Member Profile: Pinki Mondal
As a child, Pinki Mondal eagerly awaited her father’s arrival home from long trips around the world, working for one of India’s mercantile navy companies. Her earliest geography lessons came in special moments with him: “When he used to come back home, we would sit down with a map like an Atlas, and he would ask me, ‘give me a country name.’ And my job was to point that out on a map.”
This first exposure to the study of geography sustained her, despite formal classes in elementary school that were less of a thrill. “I was not a great fan [of geography class],” she confesses. “The focus is so much on memorizing facts that sometimes it takes the joy out of it, out of the learning process.”
Fortunately, a dedicated geography teacher named Rita Chakraborty took note of Mondal’s lack of enthusiasm. When Mondal was in fifth grade, Ms. Chakraborty “would ask me, ‘why don’t you draw a map? Whatever you want.’” For each of the questions on an exam, Mondal was allowed to draw and connect her answers instead of just answering textual questions. “I would draw a map of that study area and point out my answers on that. I was not great at drawing, but that brought the joy back and it just stayed on. I think she realized that that’s the connection I have with geography: Identifying different places in different parts and just drawing that would give that joy back to me. I don’t know how she did it. But she did that. And I just kept doing it and I just loved it.”
Mondal studied geology, chemistry, and mathematics as an undergraduate at the University of Calcutta and got her master’s degree in applied geology from Jadavpur University. For her M.S. thesis, she worked with satellite images of the Sundarbans, “an immensely complicated and human-modified coastal system in India and Bangladesh,” she says. Part of a World Heritage Site, the Sundarbans are known for one of the world’s largest mangrove forests and the confluence of major rivers, with tidal waterways, mudflats, and small islands that host intricate coastal ecologies, including hundreds of birds, the endangered Bengal tiger, and other threatened species. It has also been home to millions of people for thousands of years. “The beauty of this landscape, viewed through the eyes of a satellite, just blew my mind,” Mondal recalls. “I knew at that moment that studying environmental geography was going to be the rest of my academic career.” She went on to get a doctorate in geography from the University of Florida, and now specializes in fragile coastal systems as assistant professor and director of Environmental Science at the University of Delaware.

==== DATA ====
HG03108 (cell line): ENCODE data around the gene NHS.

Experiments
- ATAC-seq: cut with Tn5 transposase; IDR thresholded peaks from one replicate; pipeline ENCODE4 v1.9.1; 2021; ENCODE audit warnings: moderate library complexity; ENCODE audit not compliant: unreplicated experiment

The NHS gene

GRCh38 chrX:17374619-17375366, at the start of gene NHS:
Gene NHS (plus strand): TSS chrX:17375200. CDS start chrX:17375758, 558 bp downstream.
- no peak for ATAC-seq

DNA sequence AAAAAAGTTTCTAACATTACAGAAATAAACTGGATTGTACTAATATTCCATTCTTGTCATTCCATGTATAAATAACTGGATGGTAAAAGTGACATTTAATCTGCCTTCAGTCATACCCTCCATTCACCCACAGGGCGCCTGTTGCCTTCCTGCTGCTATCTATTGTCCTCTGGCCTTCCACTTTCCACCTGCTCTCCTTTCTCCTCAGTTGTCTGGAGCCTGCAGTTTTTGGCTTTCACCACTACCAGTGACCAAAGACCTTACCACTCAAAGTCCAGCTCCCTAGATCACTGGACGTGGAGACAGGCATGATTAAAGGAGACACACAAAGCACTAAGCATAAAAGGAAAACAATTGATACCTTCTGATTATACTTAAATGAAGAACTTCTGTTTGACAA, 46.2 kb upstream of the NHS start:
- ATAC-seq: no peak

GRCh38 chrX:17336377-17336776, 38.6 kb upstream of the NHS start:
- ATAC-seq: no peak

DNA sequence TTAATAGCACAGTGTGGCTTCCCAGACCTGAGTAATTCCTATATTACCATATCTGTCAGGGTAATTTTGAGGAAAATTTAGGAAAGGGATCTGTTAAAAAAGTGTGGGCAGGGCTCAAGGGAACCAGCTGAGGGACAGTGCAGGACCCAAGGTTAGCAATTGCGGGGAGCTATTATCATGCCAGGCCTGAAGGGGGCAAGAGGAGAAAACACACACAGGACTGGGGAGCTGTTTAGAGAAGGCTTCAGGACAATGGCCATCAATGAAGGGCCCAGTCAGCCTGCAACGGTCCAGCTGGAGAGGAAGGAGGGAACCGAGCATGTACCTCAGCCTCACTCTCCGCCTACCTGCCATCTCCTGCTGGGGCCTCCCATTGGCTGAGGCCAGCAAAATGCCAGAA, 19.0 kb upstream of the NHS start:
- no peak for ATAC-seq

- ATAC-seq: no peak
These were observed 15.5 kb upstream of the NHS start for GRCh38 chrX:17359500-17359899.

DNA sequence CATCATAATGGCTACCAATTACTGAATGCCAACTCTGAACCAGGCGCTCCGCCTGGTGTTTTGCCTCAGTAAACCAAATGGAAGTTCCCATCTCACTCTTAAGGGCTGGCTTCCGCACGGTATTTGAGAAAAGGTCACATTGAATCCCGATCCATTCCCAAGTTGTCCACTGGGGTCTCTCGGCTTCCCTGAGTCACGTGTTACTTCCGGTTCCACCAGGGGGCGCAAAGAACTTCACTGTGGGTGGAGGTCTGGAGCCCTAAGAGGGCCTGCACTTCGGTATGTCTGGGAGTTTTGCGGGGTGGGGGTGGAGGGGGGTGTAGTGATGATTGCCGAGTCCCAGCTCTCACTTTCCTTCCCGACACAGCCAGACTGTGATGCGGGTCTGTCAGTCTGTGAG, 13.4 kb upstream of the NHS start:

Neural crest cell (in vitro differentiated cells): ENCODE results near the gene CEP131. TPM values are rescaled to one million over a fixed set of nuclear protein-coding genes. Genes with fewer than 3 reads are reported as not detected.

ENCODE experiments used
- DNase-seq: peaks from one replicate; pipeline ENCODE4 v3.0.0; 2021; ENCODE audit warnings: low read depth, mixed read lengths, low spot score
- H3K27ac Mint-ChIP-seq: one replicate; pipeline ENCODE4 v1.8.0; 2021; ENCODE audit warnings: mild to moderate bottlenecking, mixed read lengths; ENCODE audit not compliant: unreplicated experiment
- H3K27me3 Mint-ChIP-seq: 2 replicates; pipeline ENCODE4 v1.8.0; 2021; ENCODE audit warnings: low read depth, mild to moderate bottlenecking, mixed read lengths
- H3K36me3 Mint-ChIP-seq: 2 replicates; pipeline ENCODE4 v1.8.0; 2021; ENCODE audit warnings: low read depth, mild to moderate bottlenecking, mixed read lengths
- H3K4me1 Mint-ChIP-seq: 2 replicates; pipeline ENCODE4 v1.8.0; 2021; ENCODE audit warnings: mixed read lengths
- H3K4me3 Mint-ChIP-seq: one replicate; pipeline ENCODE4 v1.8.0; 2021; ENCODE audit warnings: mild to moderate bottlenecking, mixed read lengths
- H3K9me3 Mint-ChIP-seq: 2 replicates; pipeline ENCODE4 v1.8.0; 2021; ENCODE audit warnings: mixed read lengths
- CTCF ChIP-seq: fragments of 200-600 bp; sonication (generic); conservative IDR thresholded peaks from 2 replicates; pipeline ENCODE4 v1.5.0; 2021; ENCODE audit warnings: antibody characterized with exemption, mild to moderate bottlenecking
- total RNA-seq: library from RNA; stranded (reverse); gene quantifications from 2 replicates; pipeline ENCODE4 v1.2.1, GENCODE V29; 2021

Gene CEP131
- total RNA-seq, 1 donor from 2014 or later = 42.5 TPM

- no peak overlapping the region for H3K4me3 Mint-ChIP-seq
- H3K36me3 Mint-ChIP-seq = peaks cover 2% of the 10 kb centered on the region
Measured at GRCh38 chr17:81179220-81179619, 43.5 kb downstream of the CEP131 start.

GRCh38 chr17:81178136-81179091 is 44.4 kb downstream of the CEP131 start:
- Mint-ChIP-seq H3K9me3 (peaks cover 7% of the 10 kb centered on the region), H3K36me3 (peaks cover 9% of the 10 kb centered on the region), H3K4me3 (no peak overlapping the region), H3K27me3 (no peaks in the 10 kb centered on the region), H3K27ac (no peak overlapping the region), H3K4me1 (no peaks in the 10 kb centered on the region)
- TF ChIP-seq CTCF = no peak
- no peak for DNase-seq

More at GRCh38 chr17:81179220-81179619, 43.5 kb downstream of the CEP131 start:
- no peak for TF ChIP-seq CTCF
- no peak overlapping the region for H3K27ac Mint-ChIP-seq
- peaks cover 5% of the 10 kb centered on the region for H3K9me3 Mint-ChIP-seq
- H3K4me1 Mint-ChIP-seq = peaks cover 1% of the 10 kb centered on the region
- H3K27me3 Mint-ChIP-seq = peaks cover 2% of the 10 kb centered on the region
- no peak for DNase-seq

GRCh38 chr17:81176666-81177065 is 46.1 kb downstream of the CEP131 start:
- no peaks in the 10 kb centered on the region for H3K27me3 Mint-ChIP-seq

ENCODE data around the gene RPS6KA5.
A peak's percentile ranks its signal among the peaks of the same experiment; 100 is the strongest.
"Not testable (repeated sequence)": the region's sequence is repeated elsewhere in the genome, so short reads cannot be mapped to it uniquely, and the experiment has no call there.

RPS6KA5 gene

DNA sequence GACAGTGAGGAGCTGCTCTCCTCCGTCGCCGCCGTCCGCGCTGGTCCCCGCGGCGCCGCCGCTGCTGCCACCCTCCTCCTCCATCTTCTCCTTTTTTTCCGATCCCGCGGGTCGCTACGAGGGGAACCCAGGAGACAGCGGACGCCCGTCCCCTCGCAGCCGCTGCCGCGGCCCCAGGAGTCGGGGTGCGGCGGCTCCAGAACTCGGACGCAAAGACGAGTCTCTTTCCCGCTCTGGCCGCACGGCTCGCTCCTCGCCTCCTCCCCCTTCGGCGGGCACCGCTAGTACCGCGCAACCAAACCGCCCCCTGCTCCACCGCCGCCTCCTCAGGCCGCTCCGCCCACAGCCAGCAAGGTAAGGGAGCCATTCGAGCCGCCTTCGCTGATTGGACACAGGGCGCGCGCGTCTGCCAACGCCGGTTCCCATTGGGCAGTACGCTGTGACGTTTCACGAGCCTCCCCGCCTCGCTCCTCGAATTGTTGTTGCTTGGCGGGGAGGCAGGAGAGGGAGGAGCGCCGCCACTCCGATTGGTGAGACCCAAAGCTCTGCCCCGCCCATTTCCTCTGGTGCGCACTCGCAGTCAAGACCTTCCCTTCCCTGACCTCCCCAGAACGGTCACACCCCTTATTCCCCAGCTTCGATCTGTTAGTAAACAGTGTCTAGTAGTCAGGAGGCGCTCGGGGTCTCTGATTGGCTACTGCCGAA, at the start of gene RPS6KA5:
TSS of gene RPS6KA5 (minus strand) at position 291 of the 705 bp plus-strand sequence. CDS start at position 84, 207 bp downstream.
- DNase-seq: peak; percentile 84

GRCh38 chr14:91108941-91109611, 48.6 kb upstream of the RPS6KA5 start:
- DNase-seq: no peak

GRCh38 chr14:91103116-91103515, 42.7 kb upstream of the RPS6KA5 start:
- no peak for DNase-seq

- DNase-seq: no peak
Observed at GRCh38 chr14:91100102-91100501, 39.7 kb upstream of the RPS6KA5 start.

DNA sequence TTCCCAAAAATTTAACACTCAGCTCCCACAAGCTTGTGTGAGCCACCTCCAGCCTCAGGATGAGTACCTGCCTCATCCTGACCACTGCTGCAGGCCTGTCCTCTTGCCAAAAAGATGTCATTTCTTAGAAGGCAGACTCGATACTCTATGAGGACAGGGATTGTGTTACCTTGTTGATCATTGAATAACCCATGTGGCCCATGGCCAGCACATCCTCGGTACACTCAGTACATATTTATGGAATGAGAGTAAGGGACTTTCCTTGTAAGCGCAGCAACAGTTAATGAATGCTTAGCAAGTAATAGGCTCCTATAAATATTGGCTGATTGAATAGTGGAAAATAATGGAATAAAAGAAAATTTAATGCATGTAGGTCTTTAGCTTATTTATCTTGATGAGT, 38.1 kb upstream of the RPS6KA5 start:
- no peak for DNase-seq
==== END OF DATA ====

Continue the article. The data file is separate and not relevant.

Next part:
Translating Science to the Public
As an Elevate scholar, Mondal hopes to become adept at distilling the core messages from her research so that she can better connect with a wider audience.
“I never thought of using some of my more technology-heavy work for such communications, but through Elevate I now have the training to get the core messages out, even from a more specialized piece of work.”
— Pinki Mondal
Recently, Mondal has translated the findings of her work with students and colleagues on the encroachment of salt water on croplands in Delaware, due to sea level rise. This climate-driven impact is threatening corn crops along with a centuries-old way of life for local farmers. Mondal used her media training from Elevate to field many interviews for print and viewing.
Aside from her work as a public scholar, Mondal enjoys mentoring and collaborating with students. “For undergraduate students, this is often about introducing them to the beauty of satellite imaging of our beautiful planet,” she says. “For graduate students, it is about being part of their journey of growing from a student into a scholar.”
She believes that geographers are uniquely suited to get the word out about climate impacts and solutions. “Through geography, I learned to connect the dots between space and society using satellite remote sensing. But I feel that all geographers, physical or human, strive to do just that — making the connection between our physical and human worlds. At the end of the day, Earth is an interconnected system where we need to understand how humans are changing their environments and how that is forcing our ‘normal’ to a new normal. Without geographic knowledge — the why or what of where — we won’t be able to synthesize the place-based knowledge for a global understanding.”
This article is part of a series of Member Profiles focused on AAG Elevate the Discipline scholars. Elevate the Discipline is an annual program that provides training opportunities and resources to help geographers connect their work to public and policy arenas. Find out more about Elevate the Discipline.